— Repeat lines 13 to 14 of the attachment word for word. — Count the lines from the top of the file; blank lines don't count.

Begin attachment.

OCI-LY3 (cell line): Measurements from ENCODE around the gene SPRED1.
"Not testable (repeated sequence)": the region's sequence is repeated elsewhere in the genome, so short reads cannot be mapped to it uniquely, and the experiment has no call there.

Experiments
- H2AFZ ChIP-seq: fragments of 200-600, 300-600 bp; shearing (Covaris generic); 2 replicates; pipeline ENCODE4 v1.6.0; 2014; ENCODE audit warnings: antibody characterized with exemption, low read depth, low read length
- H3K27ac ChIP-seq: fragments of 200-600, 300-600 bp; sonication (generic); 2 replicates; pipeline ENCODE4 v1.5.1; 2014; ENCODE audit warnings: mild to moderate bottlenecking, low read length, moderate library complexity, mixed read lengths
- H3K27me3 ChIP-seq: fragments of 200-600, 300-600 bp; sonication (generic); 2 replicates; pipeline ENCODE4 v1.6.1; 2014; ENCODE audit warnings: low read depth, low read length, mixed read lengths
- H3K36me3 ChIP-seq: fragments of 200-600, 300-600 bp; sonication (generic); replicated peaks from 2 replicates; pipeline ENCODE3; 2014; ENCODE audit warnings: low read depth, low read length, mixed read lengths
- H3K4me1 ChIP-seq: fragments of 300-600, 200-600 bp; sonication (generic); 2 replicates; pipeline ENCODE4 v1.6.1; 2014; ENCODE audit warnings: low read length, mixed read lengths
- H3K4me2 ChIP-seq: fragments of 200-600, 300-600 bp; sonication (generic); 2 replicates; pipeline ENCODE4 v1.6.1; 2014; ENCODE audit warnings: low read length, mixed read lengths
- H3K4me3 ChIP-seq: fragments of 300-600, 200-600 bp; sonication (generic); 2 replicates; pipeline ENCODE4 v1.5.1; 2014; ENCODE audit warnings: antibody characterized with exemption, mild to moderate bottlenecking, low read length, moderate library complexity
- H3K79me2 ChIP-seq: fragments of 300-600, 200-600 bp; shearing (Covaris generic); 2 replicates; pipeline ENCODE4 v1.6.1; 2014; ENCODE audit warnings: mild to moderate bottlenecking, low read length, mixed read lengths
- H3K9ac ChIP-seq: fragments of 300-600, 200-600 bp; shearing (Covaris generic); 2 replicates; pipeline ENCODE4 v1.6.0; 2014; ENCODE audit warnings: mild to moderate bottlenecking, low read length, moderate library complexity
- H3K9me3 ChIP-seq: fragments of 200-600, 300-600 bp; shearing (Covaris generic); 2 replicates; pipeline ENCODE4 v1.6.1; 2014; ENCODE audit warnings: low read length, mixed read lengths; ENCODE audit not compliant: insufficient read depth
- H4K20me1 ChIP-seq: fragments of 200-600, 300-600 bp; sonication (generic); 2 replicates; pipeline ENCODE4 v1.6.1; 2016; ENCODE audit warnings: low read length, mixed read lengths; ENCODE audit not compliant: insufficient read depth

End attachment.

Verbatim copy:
- H3K9me3 ChIP-seq: fragments of 200-600, 300-600 bp; shearing (Covaris generic); 2 replicates; pipeline ENCODE4 v1.6.1; 2014; ENCODE audit warnings: low read length, mixed read lengths; ENCODE audit not compliant: insufficient read depth
- H4K20me1 ChIP-seq: fragments of 200-600, 300-600 bp; sonication (generic); 2 replicates; pipeline ENCODE4 v1.6.1; 2016; ENCODE audit warnings: low read length, mixed read lengths; ENCODE audit not compliant: insufficient read depth